Not attending, although they made repeated requests to join this initial meeting, were members of LAPD and Los Angeles County Sheriff's Department, who enforce current ordinances as a stop-gap to graffiti. Also requesting participation, but not present, were representatives of the offices of councilmembers who have written or supported motions to revive murals in the city.
Murals help tell the stories of communities. | Watch more videos of Emily Winters and others here.
Not that they won't have a say, but this first roundtable was designed for mural makers and administrators to freely speak out on aesthetics, says Blackman. It is also the chance for advocates to catch up on the state of murals as a collective. This can make a level playing field between all parties since City departments have scoured, interpreted, and researched ordinances in their jurisdictions and districts. (Much of it was covered in a previous column)
It may also prevent public meetings to be a repeat of what has been heard before: "Murals are too important to the city to lose"; "Why isn't Los Angeles the mural capital of the world anymore?"; "Why am I being fined by a city department, or busted by a county Sheriff, for having someone paint on my wall?" Those questions have been heard, and Blackman's assignment to find a solution is a response.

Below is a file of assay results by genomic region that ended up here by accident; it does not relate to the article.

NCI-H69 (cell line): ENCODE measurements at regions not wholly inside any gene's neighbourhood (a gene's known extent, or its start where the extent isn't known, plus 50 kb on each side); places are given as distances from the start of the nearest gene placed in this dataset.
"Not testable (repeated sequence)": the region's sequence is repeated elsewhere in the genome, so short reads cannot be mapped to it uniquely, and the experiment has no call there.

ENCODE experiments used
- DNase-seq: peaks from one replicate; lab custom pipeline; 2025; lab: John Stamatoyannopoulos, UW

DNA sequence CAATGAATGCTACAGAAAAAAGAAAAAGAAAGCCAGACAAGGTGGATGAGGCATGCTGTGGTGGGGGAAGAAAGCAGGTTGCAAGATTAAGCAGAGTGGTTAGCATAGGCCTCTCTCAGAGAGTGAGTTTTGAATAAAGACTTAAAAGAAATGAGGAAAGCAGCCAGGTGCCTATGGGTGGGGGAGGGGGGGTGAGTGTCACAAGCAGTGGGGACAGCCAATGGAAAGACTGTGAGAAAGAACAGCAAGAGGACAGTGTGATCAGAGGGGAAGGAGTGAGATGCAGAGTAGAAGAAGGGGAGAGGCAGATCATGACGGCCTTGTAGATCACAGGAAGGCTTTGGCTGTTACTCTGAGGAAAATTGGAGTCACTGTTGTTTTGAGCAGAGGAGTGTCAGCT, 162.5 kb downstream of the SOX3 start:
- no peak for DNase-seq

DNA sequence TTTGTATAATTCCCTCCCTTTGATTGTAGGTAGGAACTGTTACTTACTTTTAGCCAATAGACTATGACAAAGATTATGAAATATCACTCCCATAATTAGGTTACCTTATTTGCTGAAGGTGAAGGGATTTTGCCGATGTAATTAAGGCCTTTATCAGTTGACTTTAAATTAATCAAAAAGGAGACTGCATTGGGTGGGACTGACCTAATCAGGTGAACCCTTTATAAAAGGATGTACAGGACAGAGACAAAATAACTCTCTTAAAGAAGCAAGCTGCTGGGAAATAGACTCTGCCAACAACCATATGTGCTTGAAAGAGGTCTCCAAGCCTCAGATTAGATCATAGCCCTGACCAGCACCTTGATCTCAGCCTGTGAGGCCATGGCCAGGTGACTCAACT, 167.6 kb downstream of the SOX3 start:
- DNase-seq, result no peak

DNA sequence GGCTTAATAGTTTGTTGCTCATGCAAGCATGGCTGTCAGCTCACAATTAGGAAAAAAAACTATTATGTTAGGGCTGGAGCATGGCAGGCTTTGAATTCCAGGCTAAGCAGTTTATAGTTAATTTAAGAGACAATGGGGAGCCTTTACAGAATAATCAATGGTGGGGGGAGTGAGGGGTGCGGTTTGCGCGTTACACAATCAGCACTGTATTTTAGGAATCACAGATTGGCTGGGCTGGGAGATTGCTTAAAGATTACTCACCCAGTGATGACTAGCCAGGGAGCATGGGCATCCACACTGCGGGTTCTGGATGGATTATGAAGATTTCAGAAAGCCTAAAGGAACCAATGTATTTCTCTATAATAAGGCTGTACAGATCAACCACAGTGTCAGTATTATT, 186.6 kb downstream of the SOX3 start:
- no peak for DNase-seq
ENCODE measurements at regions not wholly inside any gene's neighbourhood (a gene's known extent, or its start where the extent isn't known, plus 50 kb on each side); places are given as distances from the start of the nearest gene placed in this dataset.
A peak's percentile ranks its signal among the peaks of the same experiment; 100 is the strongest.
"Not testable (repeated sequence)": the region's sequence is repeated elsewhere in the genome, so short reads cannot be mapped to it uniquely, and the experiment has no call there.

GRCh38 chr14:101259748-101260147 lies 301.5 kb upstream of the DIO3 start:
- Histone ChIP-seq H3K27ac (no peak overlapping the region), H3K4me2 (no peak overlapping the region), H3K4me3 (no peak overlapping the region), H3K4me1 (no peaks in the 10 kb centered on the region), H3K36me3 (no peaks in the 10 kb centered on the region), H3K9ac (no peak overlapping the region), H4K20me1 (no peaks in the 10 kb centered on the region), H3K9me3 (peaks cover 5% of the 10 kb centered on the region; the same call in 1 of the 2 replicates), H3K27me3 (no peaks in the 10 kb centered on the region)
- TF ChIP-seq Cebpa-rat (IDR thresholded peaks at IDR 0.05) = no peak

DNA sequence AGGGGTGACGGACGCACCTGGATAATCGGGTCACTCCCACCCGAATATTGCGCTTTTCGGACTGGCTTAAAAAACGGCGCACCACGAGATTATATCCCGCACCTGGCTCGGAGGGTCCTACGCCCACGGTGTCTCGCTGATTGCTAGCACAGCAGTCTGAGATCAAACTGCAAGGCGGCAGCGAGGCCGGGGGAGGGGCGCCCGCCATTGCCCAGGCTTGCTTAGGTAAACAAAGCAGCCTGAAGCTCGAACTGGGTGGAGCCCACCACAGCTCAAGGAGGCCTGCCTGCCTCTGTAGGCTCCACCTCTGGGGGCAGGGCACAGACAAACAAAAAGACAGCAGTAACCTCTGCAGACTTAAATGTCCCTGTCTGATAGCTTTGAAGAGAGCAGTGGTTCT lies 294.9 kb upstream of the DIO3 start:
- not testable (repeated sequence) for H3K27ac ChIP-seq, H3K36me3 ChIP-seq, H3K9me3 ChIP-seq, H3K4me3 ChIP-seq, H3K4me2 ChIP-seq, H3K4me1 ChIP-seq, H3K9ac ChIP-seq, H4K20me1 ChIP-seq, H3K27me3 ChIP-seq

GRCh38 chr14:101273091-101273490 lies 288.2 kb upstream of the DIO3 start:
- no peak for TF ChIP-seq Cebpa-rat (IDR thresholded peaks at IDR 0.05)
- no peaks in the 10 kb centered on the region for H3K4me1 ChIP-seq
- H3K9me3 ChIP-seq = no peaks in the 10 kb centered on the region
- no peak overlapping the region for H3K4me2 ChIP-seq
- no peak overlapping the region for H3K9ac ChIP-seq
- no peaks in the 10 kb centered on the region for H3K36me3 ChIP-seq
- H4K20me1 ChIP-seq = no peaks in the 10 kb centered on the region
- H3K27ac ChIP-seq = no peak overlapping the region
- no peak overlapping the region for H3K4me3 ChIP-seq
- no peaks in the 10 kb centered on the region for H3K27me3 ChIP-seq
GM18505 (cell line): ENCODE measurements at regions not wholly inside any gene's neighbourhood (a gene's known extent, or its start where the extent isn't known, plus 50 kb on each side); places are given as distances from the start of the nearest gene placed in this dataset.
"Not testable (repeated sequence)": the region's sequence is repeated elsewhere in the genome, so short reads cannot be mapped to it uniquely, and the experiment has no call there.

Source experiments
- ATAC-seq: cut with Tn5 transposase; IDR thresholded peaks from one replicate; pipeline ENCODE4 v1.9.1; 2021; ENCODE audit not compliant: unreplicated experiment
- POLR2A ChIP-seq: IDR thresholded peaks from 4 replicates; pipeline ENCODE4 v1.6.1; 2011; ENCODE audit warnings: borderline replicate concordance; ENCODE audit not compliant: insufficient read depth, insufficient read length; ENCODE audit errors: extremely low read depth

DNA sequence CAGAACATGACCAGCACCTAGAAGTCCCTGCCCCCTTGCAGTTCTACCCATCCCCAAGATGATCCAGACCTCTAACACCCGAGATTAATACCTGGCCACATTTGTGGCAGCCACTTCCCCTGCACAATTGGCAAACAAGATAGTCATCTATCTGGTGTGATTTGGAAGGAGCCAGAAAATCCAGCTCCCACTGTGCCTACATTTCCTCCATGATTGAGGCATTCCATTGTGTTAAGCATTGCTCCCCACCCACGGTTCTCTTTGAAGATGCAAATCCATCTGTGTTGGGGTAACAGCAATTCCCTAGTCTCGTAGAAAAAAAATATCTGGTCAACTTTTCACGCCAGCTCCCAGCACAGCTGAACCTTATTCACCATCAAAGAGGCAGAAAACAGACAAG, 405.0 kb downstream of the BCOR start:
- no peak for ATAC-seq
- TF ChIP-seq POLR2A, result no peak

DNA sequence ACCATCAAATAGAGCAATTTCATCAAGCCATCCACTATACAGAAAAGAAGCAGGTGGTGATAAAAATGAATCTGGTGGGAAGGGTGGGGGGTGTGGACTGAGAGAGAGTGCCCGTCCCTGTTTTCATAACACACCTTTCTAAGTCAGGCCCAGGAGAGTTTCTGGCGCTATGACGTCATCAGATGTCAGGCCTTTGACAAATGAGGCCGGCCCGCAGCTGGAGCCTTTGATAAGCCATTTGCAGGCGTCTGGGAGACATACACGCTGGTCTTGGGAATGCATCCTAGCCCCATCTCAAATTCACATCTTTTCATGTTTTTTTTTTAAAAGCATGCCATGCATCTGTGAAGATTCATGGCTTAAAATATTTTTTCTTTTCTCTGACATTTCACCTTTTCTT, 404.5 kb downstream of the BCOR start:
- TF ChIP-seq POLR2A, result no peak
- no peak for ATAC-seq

Restoring murals in Los Angeles will need input from those who create them, says Blackman. And just as important, formulating strong new ordinances will need the help of artists responding to policy, not just the heart.
More murals and street art commentary from Departures:
- Before Paint Comes Paperwork: Murals As Seen By Code Breakers
- New Motion Seeks To Identify L.A.'s Murals As Art, Not Signs
- Roaming the 'Street' Arts District
- Bending The Rules: The Arts District as a Haven For Street 'Murals'
- Street Art, Graffiti, Tagging -- Same or Different? MOCA Show Blurs Debate
- The Politics of Murals Has L.A.'s Legacy Fading
- Graffiti: NY Subways Brought 'Art to the People,' LA Trains Bring 'People to the Art'
After the screening, KCET Cinema Series host Pete Hammond conversed with director Fernando Ferreira Meirelles (City of Gold), and writer Anthony McCarten.
All around the United States is a 100-mile border zone where one can be searched and one's things seized. Policies way beyond what the constitution allows is regularly implemented. Artists drew on select sites. Here's what they realized.
Created by policymakers in the 1940s, the border zone extends 100 miles inland from the nation’s land and sea boundaries and houses nearly two-thirds of the U.S. population. It's also where the 4th amendment rights of the people have been subverted.
We have forgotten how to be medicine to the land, and to ourselves. The members of Syuxtun Collective are revisiting lost indigenous wisdom of learning and listening, of harvesting and preparing plant medicine in participation with nature.